The Dash Cam Store Logo

The DashCamStore has been around for quite a number of years. They published a great guide to hardwiring your camera. Here’s photos of some of their installations. On their page they have a number of vehicles they have installed.

They only sell the Blackvue BlackMagic hardwiring kits and their own line of hardwiring devices which are both expensive and don’t have a voltage cutoff. One of the few kits made in the USA if that matters to you.



I have not seen a dashcam retailer in these regions who does installations themselves. There are some installation shops such as MC Car Security in Australia who are service first and retailer second. Let me know if you find any great retailers

Putting It All Together

There’s a lot of information. Here’s what we suggest/recommend you buy for your next parking mode setup in one place.

Pick a Camera

$100 Thinkware F50:

Cheap & Reliable:
Thinkware F50

Get the basic hardwiring kit and you’re done. It has a built in voltage cut-off and thermal protection device. Video quality isn’t very good.


$250 Vicovation OPIA2:

Cheap & Reliable:
Vicovation Opia 2 Shot from the Front

If you want to film your side windows for police encounters the Vicovation OPIA2 is the only camera right now that can do it. There is the older Marcus 4 model which does the same thing but you don’t save much money for inferior technology.


$400 Thinkware F770 + Rear Camera:

Top Dual Channel Camera

I have not tested or reviewed this camera yet so this is a suggestion. From what I’ve researched and seen it has amazing video quality, low energy draw and great reliability. It’s competitively priced at $330 and available at a number of stores.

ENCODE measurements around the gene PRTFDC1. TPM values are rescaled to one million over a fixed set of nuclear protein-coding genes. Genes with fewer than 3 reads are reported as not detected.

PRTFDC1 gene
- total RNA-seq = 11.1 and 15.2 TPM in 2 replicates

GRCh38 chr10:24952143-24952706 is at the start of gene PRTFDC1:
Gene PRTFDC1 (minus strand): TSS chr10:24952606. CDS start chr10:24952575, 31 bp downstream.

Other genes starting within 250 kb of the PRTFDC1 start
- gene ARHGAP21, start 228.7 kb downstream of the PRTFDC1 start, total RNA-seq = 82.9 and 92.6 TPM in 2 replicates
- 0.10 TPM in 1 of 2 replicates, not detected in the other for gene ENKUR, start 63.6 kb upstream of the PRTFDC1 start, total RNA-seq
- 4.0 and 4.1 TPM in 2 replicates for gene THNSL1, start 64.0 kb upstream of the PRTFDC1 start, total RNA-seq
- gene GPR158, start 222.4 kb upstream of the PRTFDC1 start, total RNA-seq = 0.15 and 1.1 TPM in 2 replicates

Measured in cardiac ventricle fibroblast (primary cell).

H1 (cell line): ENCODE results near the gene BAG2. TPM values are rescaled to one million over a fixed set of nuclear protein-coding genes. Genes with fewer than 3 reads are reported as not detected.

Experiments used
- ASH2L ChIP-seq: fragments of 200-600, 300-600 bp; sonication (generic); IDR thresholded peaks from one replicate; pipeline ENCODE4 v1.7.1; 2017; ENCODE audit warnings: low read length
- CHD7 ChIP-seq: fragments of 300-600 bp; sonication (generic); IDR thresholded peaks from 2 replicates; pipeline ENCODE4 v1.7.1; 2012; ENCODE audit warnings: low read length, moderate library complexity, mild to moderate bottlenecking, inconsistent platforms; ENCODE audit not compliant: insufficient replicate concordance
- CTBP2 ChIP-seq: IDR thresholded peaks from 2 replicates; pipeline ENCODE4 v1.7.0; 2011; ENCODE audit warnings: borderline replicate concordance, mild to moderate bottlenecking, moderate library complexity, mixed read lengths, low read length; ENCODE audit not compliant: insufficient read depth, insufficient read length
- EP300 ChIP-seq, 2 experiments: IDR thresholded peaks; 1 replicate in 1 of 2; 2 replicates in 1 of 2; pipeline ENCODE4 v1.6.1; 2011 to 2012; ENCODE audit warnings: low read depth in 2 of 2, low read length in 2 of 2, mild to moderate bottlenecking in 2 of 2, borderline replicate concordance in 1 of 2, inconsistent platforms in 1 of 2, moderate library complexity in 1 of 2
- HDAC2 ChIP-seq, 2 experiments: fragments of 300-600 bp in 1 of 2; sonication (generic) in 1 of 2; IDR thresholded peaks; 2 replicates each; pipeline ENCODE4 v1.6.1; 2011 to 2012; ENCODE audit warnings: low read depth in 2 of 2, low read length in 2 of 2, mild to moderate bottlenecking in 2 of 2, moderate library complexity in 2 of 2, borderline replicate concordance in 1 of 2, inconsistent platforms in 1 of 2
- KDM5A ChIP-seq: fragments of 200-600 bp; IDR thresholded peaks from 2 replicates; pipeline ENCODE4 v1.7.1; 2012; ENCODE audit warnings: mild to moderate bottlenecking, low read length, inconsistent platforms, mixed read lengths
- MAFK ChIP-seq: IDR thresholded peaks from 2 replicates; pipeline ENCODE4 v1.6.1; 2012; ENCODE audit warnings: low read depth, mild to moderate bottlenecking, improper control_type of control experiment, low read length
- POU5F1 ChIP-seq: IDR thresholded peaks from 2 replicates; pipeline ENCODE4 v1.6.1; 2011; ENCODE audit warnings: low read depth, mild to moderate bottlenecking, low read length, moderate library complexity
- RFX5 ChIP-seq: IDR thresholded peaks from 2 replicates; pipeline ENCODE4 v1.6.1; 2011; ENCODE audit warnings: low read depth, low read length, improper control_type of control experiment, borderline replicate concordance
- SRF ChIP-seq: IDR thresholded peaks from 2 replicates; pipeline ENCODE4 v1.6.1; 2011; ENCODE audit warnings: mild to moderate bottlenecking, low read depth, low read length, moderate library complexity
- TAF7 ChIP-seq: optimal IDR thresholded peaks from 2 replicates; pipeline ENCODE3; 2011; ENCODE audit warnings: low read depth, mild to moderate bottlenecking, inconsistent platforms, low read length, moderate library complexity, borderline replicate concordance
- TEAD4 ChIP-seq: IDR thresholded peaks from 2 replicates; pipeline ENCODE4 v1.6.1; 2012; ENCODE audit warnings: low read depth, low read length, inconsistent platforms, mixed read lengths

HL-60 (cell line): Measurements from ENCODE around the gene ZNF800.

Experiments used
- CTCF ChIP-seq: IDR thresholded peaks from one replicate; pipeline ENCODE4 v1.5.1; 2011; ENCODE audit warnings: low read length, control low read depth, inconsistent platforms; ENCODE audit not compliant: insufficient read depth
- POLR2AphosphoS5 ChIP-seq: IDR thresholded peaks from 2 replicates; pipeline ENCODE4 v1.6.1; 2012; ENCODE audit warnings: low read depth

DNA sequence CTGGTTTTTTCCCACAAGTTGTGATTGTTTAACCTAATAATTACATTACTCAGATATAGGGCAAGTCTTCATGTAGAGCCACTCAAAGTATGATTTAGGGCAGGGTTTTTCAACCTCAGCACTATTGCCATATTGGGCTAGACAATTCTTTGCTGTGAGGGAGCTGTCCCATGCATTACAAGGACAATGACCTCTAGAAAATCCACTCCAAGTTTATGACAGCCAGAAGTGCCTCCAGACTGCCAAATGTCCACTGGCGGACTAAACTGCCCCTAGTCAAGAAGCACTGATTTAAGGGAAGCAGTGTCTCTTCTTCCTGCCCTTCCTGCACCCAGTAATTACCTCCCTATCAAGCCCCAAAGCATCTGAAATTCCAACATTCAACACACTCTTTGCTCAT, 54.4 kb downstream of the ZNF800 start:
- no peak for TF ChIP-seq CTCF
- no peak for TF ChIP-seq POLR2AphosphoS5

Pick a Hardwiring Kit

$20 Basic Kit


Only get use this kit for a camera with a built-in voltage cut-off device like the Thinkware F50/F770

$50 Vicovation Vico-Plus

Vicovation Vico Plus

$50 Vicovation Vico-Plus: Best hardwiring kit on the market, highly customizable. Temperature protection.


$35 Motopark Multi-Safer


Less options than the Multi-Safer, only a 12.2V cut-off but it does all the basics well.


$230 Celllink B


Safe battery for your vehicle which powers your camera for 25-30 hours.


Installation Tools

Multimeter (Suggested)


Helpful in detecting live circuits and testing if your grounding point is real. Most cheap multimeters are all you need

2 Fuse Taps (Suggested)


Rather than wrapping wires around your fuse this is a safer and more secure connection for your hardwiring kit. Make sure you pick the right fuse size. Check your local auto parts store.


Review by Andrew from Car Cam Central (US)